Veton Xhelili, Business Developer Manager and Project Manager at Cacttus Education, has identified the key challenge and come up with a solution. ‘Kosovar ICT companies,’ he reflects, ‘are repeatedly approached by potential international clients, with proposals to ‘nearshore’ ICT services to Kosovo, often for web development. Unfortunately, such opportunities are frequently turned down due to significant shortage of skilled people as well as a lack of targeted local training opportunities that enable young Kosovars to acquire the required knowledge and skills.’

Moving from problem identification to acting on solutions, we collaborated with Cacttus Education to pilot a new conditional contract model which seeks to provide employment for all participants of a new training curriculum in local ICT companies. Potential employers benefit from an increased supply of skilled labor. Developed with leading programmers in the field, the initiative offers an intensive, practical boot camp that usually lasts a few months and imparts students with the skills to develop web applications.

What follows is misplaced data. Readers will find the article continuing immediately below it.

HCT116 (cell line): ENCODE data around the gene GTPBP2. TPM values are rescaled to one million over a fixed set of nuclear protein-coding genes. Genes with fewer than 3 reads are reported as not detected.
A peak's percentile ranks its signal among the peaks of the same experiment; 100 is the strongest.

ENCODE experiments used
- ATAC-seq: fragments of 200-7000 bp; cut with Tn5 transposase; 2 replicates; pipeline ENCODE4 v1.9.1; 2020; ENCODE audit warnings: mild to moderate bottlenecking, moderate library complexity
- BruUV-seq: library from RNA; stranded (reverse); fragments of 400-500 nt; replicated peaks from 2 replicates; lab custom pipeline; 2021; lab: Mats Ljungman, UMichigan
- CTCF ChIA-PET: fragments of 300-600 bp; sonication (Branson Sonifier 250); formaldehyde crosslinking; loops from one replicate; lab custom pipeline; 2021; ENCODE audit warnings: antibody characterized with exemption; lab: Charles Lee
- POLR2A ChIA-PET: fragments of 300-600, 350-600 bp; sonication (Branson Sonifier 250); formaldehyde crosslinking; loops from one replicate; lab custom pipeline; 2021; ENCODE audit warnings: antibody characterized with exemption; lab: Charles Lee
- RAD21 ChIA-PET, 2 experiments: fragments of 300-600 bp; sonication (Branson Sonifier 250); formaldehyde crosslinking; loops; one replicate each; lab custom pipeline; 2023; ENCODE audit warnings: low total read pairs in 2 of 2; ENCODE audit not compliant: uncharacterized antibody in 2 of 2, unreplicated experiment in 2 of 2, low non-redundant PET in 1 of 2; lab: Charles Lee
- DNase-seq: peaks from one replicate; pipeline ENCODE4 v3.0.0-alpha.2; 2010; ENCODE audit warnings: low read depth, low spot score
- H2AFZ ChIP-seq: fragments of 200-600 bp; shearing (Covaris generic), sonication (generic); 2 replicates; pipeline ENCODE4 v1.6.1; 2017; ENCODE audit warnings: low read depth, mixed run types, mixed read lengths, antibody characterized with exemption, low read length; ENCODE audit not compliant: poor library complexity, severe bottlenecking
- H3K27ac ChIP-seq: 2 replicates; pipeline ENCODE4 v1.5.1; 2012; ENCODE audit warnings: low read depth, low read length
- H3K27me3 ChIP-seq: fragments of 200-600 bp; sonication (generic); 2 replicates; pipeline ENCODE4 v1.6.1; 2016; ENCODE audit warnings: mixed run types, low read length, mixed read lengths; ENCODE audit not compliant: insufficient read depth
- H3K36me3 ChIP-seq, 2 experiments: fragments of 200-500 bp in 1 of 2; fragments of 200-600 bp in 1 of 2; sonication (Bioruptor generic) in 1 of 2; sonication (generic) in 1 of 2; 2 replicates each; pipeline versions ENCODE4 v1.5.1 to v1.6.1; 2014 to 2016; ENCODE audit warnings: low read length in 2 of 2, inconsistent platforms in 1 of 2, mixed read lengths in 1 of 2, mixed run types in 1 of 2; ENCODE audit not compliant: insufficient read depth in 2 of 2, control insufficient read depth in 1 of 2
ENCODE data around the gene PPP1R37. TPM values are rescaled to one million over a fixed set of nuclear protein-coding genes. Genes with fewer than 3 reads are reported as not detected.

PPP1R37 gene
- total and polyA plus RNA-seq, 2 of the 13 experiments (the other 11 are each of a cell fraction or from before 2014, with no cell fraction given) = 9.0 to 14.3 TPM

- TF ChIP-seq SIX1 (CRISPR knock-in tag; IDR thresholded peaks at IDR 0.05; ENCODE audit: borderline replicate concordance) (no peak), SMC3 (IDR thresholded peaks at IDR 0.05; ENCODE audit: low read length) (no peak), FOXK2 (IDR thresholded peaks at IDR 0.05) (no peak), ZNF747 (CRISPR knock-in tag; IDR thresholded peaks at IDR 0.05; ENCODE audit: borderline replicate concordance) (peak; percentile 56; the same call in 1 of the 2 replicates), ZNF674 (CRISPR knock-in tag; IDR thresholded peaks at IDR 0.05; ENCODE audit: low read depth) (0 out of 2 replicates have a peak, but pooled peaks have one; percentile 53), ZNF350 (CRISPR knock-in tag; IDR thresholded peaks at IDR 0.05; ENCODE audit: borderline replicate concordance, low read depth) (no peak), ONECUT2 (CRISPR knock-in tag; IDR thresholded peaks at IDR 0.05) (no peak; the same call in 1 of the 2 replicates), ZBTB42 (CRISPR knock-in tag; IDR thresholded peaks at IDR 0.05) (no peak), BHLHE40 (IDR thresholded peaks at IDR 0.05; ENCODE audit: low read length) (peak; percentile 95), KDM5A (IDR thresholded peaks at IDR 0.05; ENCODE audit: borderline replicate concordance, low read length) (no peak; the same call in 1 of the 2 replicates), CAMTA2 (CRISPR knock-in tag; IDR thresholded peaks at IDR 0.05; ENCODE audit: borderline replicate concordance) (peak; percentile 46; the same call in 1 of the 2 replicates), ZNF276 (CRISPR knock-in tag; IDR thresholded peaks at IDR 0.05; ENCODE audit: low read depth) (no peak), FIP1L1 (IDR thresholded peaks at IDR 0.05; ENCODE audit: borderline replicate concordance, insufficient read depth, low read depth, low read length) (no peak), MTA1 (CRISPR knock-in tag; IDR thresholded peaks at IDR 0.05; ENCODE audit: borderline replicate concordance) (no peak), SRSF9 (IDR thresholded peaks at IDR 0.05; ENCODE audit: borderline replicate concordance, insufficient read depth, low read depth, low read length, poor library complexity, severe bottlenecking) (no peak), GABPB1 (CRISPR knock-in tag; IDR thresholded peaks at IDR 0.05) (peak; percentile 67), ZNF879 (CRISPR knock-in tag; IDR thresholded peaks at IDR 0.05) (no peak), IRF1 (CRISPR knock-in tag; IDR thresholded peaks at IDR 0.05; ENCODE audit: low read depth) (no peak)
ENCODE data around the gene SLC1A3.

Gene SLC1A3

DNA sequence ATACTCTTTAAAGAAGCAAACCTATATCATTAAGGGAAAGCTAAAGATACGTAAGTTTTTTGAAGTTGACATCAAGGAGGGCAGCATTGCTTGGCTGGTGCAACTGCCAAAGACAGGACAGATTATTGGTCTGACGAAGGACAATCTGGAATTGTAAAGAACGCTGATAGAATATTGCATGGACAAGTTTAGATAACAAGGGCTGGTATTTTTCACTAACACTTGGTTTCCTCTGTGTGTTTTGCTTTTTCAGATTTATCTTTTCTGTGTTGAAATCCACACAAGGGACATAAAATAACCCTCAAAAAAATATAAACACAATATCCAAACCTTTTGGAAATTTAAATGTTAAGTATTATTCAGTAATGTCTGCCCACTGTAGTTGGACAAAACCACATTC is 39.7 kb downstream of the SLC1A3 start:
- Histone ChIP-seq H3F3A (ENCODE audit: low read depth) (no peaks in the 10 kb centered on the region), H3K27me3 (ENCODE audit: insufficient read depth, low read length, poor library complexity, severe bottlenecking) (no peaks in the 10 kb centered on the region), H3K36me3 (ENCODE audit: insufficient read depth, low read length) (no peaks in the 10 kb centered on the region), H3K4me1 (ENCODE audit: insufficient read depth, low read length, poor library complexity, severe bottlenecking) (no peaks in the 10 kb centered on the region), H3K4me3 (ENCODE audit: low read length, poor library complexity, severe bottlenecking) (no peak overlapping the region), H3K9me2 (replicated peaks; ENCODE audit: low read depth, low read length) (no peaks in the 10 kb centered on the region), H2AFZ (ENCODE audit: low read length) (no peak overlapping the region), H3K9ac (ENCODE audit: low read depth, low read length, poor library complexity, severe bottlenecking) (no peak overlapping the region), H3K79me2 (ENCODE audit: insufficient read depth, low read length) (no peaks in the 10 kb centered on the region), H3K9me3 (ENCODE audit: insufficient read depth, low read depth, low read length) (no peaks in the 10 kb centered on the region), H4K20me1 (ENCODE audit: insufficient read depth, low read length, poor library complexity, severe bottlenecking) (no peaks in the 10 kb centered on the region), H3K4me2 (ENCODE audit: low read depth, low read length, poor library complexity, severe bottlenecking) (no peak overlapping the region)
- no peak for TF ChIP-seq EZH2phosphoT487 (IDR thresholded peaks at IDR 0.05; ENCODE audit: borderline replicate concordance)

One of the core problems is the lack of interest or inability of people to financially invest in their education. Oversaturated donor subsidies in the training sector have skewed young people’s perception that professional training can and should be free or artificially low-cost. Another issue is the lack of communication between education providers and the private sector, particularly in course-design, which results in companies often preferring to create in-house academies instead of making use of existing training providers.